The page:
High-Profile interviewed Managing Director John Stebbins and Co-president Jim Loft of PROCON, an architectural and construction management firm based in Hooksett, N.H. PROCON was founded by the Stebbins’ family in 1935, and is one of the oldest privately-held, family-owned and operated design-build firms in the United States.
Stebbins and Loft discussed the evolution of commercial development and construction in New Hampshire over the last 25 years, as well as the recent challenges and innovations the industry has seen, and their predictions for the next 25 years.
High-Profile: What do you feel have been the most notable shifts/developments in the architecture, engineering and construction (AEC) industry in New Hampshire in the last 25 years?
Jim Loft: The last 25 years have seen growth in all New England states, as expansion occurs all the way from Washington, D.C. up into New Jersey and Rhode Island and beyond. Locally, we’ve seen development mature as we see an evolution from inexpensively made buildings into higher quality developments promoted by competition in the market and owners being more willing to spend more money to attract tenants. Recently, we’ve seen major growth in Portsmouth, Nashua, Manchester, and Concord with a lot of live-work-play projects in several areas. The market is showing us that people are really wanting to live in those areas that present a high quality of life while being close to the action the bigger cities provide.
HP: What have the biggest improvements been in the industry in the last 25 years?
John Stebbins: Technology has come so far in the industry, it has affected really every step of the process. We’ve gone from 2D drawings to full color 3D renderings of every aspect of a building project and virtual reality experiences, allowing owners to really visualize what they’re getting early in the process. Things develop at a much faster pace now, and the technology creates efficiencies that we just never had before.
HP: What are the biggest challenges that your firm or the industry faces today?
JS: While the developments in technology have brought some extraordinary capabilities in our industry, it can set pretty high expectations very early in a project which can present a number of challenges. No matter how good we get the technology to visualize the building, it’s going to look slightly different in the real world, so it can be a challenge to make sure we are creating realistic expectations for the client as the project progresses.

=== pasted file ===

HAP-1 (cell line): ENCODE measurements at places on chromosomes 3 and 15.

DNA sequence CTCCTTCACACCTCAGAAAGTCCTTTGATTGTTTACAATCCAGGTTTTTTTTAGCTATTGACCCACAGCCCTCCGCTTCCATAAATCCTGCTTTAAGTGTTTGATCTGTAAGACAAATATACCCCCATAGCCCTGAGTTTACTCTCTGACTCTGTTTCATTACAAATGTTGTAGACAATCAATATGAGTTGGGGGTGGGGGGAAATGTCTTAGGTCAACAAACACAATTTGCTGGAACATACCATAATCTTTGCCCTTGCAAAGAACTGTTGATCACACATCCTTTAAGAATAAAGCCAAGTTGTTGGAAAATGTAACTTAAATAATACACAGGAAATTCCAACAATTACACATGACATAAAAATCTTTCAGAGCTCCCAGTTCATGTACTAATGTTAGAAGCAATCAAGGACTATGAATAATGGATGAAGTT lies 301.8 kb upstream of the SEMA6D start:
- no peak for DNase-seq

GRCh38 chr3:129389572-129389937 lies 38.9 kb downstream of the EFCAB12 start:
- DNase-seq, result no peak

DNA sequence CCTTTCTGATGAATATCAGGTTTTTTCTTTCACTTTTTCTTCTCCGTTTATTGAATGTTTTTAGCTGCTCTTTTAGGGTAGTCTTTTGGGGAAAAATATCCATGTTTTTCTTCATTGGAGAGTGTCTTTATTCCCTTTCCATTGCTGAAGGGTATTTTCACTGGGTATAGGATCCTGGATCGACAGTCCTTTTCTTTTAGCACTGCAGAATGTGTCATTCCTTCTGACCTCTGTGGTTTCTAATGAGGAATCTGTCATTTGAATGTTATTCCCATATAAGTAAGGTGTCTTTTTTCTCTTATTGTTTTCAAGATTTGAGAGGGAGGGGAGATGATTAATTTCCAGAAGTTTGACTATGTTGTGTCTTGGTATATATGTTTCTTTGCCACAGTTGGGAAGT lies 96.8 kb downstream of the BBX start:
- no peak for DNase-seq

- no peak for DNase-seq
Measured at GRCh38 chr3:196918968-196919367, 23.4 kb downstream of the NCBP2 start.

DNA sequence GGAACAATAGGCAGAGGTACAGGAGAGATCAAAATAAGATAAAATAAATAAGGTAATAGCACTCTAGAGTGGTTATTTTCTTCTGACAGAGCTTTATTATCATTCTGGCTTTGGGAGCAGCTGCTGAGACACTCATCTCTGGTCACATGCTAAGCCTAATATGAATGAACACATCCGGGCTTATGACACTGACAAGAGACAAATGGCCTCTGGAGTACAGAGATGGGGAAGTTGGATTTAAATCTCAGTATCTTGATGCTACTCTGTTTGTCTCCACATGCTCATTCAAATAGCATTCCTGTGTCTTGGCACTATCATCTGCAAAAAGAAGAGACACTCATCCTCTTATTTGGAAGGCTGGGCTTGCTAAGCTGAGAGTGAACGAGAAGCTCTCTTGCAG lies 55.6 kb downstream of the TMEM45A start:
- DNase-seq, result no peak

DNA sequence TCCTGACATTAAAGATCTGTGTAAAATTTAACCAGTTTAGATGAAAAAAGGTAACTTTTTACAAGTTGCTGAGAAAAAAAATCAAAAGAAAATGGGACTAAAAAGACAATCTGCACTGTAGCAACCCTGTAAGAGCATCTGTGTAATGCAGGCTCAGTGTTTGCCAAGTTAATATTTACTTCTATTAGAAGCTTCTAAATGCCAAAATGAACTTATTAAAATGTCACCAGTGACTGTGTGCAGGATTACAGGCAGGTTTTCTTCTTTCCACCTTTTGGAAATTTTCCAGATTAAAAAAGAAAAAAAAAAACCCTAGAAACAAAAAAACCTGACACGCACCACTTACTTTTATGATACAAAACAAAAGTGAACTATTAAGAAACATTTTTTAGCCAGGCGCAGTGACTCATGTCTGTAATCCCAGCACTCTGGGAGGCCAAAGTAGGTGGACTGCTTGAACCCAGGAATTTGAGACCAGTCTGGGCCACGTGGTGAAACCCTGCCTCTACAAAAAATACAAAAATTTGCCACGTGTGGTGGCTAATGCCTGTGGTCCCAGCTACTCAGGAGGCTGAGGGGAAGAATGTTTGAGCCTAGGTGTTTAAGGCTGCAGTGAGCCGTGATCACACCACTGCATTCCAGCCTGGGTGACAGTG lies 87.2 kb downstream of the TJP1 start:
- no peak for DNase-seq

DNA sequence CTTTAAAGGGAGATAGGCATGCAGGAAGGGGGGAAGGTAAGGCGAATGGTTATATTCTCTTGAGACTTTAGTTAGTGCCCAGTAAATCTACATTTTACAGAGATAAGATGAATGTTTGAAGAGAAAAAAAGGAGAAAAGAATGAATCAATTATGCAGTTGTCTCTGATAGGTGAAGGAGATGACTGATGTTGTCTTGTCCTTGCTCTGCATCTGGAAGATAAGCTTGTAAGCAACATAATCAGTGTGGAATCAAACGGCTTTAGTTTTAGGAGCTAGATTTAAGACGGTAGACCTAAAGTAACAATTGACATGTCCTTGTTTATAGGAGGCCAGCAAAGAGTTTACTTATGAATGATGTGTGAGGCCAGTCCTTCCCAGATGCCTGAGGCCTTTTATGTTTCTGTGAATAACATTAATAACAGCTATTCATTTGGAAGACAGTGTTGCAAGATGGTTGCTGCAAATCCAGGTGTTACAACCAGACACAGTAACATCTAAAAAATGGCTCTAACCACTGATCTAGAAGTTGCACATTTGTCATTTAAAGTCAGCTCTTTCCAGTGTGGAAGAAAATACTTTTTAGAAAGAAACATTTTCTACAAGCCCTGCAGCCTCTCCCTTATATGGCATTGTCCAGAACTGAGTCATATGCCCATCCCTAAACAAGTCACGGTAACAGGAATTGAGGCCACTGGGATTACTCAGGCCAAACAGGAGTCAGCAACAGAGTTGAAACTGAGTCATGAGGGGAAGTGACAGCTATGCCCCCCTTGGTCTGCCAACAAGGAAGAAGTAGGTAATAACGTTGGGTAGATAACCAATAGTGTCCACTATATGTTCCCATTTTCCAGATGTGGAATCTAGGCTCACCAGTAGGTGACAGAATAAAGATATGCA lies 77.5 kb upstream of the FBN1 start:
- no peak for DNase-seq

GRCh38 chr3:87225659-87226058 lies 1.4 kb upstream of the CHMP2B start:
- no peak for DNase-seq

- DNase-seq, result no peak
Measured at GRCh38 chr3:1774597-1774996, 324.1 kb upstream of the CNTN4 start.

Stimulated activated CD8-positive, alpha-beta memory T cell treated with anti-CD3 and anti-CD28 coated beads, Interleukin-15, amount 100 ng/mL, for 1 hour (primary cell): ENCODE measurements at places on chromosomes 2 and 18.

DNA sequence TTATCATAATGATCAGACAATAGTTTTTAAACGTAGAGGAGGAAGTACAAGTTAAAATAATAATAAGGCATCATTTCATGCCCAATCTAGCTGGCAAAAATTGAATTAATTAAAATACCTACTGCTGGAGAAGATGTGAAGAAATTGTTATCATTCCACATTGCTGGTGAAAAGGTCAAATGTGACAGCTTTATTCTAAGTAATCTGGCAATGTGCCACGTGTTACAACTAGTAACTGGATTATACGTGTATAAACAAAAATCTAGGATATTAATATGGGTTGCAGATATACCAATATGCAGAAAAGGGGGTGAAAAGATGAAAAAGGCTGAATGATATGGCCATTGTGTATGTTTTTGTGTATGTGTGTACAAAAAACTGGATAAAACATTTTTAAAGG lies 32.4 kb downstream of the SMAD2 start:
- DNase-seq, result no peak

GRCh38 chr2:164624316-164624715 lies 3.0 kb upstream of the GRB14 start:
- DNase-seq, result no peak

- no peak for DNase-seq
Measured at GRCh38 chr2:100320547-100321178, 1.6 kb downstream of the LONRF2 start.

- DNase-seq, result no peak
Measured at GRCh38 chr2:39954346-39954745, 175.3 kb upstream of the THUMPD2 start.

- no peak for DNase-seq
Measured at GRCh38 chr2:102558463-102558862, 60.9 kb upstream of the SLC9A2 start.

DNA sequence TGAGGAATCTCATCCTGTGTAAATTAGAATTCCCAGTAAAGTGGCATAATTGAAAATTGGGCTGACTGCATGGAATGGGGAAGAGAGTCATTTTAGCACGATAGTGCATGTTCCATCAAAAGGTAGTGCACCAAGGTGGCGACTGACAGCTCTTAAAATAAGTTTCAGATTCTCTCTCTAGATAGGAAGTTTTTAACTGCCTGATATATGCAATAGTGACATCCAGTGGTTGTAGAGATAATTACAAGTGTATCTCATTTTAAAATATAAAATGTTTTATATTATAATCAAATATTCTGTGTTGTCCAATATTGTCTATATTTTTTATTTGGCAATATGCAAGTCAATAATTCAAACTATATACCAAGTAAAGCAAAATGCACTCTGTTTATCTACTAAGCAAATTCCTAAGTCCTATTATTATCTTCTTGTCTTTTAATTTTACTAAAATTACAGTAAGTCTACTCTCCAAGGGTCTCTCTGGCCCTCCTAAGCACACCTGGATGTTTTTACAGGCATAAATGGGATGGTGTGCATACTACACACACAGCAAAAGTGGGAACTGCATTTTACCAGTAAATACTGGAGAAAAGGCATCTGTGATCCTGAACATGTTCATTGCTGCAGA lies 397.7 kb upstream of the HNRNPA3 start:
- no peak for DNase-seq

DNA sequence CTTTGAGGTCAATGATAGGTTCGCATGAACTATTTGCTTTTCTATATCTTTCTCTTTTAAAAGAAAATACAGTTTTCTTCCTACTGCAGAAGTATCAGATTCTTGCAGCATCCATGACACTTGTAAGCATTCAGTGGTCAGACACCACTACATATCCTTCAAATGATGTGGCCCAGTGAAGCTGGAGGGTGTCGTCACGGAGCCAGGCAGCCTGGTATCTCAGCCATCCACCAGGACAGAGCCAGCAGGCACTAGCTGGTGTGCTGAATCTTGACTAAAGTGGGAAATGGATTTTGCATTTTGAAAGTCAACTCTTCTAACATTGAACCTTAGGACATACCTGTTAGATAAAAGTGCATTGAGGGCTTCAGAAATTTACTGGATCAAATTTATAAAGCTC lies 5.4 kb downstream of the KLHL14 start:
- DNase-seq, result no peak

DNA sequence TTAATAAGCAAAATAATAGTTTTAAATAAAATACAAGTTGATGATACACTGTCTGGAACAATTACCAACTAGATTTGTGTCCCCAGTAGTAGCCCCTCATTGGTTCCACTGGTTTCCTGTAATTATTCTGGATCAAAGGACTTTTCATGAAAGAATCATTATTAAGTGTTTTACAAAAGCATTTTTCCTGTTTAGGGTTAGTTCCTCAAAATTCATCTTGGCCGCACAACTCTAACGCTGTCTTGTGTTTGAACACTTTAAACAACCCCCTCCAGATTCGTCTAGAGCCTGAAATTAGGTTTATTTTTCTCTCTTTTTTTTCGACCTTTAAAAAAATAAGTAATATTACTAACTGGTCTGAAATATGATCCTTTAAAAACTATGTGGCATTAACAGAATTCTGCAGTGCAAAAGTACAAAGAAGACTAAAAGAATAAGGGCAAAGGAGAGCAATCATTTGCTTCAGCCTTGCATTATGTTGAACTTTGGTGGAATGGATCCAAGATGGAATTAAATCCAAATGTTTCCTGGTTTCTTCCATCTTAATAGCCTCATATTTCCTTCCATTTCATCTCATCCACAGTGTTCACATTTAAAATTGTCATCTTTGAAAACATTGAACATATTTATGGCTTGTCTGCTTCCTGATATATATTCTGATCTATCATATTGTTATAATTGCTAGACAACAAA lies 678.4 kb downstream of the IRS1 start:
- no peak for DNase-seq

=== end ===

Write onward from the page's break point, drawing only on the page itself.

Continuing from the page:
JL: Employee recruitment continues to be one of our biggest challenges. PROCON has a full time recruiter on staff who casts a very wide net to recruit talent from all over and to address this challenge, but we see the industry as a whole struggling with this currently.
HP: What do you see as the biggest challenge in real estate development?
JS: There’s a lot of demand out there right now, but it’s very difficult to make pro formas on new real estate development work. You’re pairing very inflated construction pricing that hit us hard during the pandemic with inflated interest rates. Prior to the pandemic we had stable prices for so many years, less than 3% inflation for 10+ years and historically low interest rates, and that access to cheap money and stable construction pricing made getting projects off the ground a lot easier. At PROCON, we do feel like we’re well-positioned right now to overcome a lot of the current challenges. Because of our vertically integrated delivery system, we are quite good at discovering unforeseen circumstances and solving for those things earlier in the process rather than having them be an unwelcome, and costly, discovery while you’re in the ground.
HP: Where do you see the industry in 25 years?
JL: I definitely see the growth in development continuing north from Massachusetts into New Hampshire and all the way to Portland, Maine as more and more people continue to discover that it really is the ideal place to get to experience a high quality of life while being in such close proximity to Boston and Logan International Airport, and really achieving that live-work balance.
JS: There are so many pressures on the industry right now whether it’s price, energy efficiency, human wellness, the conservancy of land…It’s exciting to be a part of this industry because we have the ability to affect people’s lives in a very positive way with the way that we’re designing and constructing beautiful buildings that are nice to look at but also can make people healthier and take pressures off the environment. We’re able to have an effect on addressing the housing shortage, the reshoring of industries from overseas and improving supply chains, affecting how energy efficient buildings are, and helping infill land that already is underutilized and build density in already developed areas rather than needlessly deforesting. I really love our industry and I’m excited for where things are going.